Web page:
What is Cinco de Mayo to Me?
First of all, it's my birthday! Being born in Texas and having lived a large percentage of my life in Los Angeles and Phoenix, I typically celebrate my birthday by eating Americanized Mexican food. Yum!
"Cinco" is Spanish for "five," and "Mayo," not too surprisingly, is Spanish for the month of "May." The word "de" merely means "of."
Contrary to popular misconception in the United States, Cinco de Mayo is not Mexican Independence Day. Their Independence Day is celebrated September 16. Cinco de Mayo celebrates the Battle of Puebla, 1862.
Mexican forces had a surprising victory over apparently superior French forces. Time magazine came to make the comparison of a Mexican "David" facing the French "Goliath." At the time, the French forces were considered the best in the world.
For that festive, South of the Border flair to your Cinco de Mayo party.
The holiday is not widely celebrated in Mexico, but it has gained increasing popularity in the United States. The folk dances and music are catchy, but the food catches my attention.
Even President G.W. Bush had Cinco de Mayo celebrations in the White House. And I wasn't invited?
I can taste the enchiladas, frijoles, ensalada y arroz, right now, topped off with Carta Blanca cerveza—a Mexican beer familiar to me and my family. The feast usually starts out with salsa and chips. You dip your corn tortilla chips in the tomato-based salsa, making sure to mix some of the hot stuff in with the mild, and snack on this until the food comes. When my meal arrives, I typically pour one entire cup of salsa over my enchiladas and rice, then mix the Spanish rice with my frijoles refritos (refried beans). If available, I sometimes dollop on a bit of sour cream to cool the salsa a bit.
When I was twelve, the family moved from West Texas to Maryland. I remember that my mother asked for Mexican food ingredients at the local grocery store, but the manager had no idea about such things. To his credit, though, he arranged to have them stocked. Any more, though, such ingredients are not difficult to find in most parts of the United States.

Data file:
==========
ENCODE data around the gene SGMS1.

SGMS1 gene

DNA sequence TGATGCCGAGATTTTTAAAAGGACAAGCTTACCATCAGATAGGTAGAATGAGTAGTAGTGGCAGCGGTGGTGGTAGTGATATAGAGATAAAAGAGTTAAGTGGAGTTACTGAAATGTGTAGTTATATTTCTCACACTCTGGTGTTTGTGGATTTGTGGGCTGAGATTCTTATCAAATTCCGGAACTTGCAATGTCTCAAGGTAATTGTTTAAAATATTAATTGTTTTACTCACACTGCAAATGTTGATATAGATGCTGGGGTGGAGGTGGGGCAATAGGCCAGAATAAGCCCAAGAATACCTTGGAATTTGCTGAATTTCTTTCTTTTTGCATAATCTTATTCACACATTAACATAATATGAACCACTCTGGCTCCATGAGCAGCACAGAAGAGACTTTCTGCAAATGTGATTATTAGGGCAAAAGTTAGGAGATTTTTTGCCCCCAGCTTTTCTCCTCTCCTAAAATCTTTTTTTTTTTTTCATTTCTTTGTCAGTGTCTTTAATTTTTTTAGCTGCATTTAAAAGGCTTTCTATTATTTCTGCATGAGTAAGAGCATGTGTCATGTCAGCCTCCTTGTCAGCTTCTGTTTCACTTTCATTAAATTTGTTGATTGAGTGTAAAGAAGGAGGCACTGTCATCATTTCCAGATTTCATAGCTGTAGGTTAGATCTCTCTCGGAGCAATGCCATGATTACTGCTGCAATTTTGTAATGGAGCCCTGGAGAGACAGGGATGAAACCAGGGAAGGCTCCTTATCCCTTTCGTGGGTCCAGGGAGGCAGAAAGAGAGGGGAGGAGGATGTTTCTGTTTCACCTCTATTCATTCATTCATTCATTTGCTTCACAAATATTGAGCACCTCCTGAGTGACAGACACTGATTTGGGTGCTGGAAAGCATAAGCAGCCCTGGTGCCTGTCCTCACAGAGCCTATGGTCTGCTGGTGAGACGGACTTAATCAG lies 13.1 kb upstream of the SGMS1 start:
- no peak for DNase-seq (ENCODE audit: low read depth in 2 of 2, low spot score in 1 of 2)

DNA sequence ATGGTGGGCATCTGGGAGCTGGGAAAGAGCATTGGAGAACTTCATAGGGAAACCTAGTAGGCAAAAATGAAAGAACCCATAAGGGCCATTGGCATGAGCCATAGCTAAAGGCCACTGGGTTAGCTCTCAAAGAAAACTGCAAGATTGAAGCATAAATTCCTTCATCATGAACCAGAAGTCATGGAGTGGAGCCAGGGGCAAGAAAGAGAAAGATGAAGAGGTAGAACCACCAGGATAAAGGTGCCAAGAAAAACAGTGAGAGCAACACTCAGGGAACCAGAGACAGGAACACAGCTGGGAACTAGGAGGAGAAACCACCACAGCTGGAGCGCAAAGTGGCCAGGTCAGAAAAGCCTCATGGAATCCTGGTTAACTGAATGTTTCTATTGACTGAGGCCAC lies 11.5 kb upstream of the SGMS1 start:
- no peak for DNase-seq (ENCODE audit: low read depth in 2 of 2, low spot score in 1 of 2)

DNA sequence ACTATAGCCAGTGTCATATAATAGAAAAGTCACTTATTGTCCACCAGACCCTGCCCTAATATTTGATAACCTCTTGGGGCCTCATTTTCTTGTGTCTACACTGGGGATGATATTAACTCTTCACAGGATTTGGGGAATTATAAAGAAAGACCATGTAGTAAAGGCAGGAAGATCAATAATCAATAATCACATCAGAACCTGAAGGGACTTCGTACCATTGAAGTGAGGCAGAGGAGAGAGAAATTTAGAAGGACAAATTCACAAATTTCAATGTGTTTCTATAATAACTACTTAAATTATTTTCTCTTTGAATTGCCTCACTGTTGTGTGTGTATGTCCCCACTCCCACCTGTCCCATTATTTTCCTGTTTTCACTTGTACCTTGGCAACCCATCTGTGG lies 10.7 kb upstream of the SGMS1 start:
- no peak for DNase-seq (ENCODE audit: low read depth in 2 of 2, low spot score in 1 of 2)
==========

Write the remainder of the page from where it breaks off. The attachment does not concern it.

I don't always wait until my birthday to have my Mexican food favorites, but frequently my birthday has included them just the same. Alas! Now that I live in the Philippines, good Mexican food is hard to come by.
Cinco de Mayo of the Past
The fifth of May was a red-letter day in the politicization of Christianity in AD 553. That day was the start of the Second Council of Constantinople, headed up by Byzantine Emperor Justinian I at which Pope Vigilius refused to attend.
In 1260, May 5, marked the day Kublai Khan became ruler of the Mongol Empire.
May 5, 1494, Christopher Columbus lands in Jamaica, claiming the island for Spain.
Emperor Napoleon I died on May 5, 1821 on Saint Helena Island, in the middle of the South Atlantic Ocean—a pretty lonely place.
Memorial Day was first celebrated on May 5, 1866 at Waterloo, New York (not related to Napoleon's Waterloo).
In 1891, New York City's Music Hall, which later became known as Carnegie Hall, had its grand opening under the baton of guest conductor, Tchaikovsky—yes, the great Russian composer.
Baseball fans should remember this date in 1904! It was the first perfect game. Cy Young of the Boston Americans was pitching against the Philadelphia Athletics. On May 5th? Now, that's perfect.
A bad day for education occurred in 1925 when John T. Scopes was arrested on May 5 for teaching evolution. Perhaps someday the fundamentalist will learn the humility that the Nazarene held in such high regard.
And in 1961, I almost forgot my eleventh birthday when astronaut Alan B. Shepard, Jr. became the first American into space. In the grade school gymnasium, one of the teachers had set up a television on the stage and all of the students gathered around as the rocket lifted off. After it was all over, I remember going to the empty stage in the empty auditorium and touching the stage where the television had sat. Yes, the Russians had sent Yuri Gagarin into space the previous month; that had been a full orbit and Shepard's flight was only a 15-minute, sub-orbital hop, but that didn't stop me from feeling elated.
A couple of weeks later, my grandparents came back from their yearly Cinco de Mayo celebration in Monterrey, Mexico. And they had a special surprise for me—a Monterrey newspaper (in Spanish, of course), showing Alan B. Shepard just after his historic flight. I saved that paper for years.
In 1967, we lived in Rockville, Maryland, and our next-door neighbors were with the Dominican Republic embassy. The Mrs. found out that I liked arroz con pollo (rice with chicken) and baked a paella for my birthday. What a heavenly treat.
Also Born on May 5
Søren Kierkegaard, Danish philosopher (1813), a really deep thinker.
Karl Marx, German political philosopher (1818), where modern Communism got its start.
Tyrone Power, American actor (1914), 1930s and 40s heartthrob.
Will Hutchins, American actor (1932), remembered for his starring role in the Western TV series, Sugarfoot.
Marc Alaimo, American actor (1942), perhaps most noted to Star Trek fans as Gul Dukat, the evil Cardassian.
Tammy Wynette, American musician (1942), "Stand by Your Man."
Michael Palin, British writer, actor, and comedian (1943), of Monty Python and Time Bandits fame.
John Rhys-Davies, English-born Welsh actor (1944), widely loved for his roles in two Indiana Jones movies and his role of Gimli in the Lord of the Rings trilogy.
Looks as though I'm in good company.